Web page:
Wolfgang Tillmans, Freischwimmer 26, 2003
The relationship between painting and photography is has also been explored by Wolfgang Tillmans in work made over the last decade or so. For Tillmans the work starts and ends with photographic process, but in making the images the fundamental notion of photography as drawing with light is used to make images that feel much closer to painting than photography. These are large-scale, painterly abstract pictures are made without a camera; the photographic paper simply records the light Tillmans directs at it.
Freischwimmer 79, 2004
Though the images are abstract, there is a sense that these are drawings of moving light, somehow made liquid by the recording process. The images suggest a process of chemistry, or, more accurately perhaps given that there is a hint of the magical, of alchemy. Some of the pictures hint at strange underwater lifeforms. Hairlike strands move across the paper, often going in and out of focus as they do so. There is the visual complexity of a detailed drawing, yet there is a glow of empty space and a minimal colour palette.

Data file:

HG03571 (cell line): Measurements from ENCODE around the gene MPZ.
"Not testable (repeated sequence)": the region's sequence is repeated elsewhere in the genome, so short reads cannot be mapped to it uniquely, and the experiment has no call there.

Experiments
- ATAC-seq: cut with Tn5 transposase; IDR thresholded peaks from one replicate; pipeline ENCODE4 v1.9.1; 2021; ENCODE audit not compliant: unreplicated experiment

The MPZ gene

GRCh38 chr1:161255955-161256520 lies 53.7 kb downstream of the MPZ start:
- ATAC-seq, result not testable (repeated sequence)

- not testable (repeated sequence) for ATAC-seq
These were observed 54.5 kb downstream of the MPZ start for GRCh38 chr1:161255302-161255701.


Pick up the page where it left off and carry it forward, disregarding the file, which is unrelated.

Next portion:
Freischwimmer 102, 2004
These are quietly beautiful pictures made on a scale that means they demand attention even as they provide a calm, contemplative space. This is the sort of work that benefits from being given time to work its way under the skin. The emptiness of the pictures – and most do have large pale areas – offsets the intricacy of the drawings they contain.
Tillmans has explored the nature of photography and its analogue processes in other bodies of work, but it is in the Freischwimmer series that things come together for me. Though I think there may be more interesting ideas in play in other series, it’s the pale beauty of these that holds me, coupled with the intensity of the strands of colour, flowing like hair through the space of the picture, sometimes seeming to dissolve into a hazy glow, all but vanishing in a puff of out-of-focus smoke.
Freischwimmer 54, 2004